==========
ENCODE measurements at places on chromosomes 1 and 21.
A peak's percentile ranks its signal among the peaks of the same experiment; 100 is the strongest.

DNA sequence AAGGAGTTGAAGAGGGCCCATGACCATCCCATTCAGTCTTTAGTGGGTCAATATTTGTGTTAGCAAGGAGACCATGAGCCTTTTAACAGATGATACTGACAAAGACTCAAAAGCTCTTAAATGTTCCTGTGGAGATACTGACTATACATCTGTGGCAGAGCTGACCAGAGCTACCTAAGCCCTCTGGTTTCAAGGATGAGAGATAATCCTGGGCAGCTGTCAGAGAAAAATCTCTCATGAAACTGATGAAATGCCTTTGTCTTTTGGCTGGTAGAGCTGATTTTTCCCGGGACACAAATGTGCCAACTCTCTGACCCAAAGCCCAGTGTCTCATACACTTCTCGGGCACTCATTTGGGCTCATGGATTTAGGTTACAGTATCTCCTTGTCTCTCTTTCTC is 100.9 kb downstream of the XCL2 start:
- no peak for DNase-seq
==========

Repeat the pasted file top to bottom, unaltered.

ENCODE measurements at places on chromosomes 1 and 21.
A peak's percentile ranks its signal among the peaks of the same experiment; 100 is the strongest.

DNA sequence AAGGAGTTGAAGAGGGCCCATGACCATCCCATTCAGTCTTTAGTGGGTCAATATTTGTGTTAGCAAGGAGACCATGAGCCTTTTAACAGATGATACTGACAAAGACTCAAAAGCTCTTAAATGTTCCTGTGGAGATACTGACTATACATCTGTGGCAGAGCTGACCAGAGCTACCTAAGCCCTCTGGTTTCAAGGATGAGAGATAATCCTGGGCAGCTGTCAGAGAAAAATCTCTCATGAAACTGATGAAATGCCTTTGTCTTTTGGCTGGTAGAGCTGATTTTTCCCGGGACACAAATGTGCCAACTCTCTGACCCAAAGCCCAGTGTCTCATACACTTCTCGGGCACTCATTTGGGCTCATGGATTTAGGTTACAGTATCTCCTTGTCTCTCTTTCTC is 100.9 kb downstream of the XCL2 start:
- no peak for DNase-seq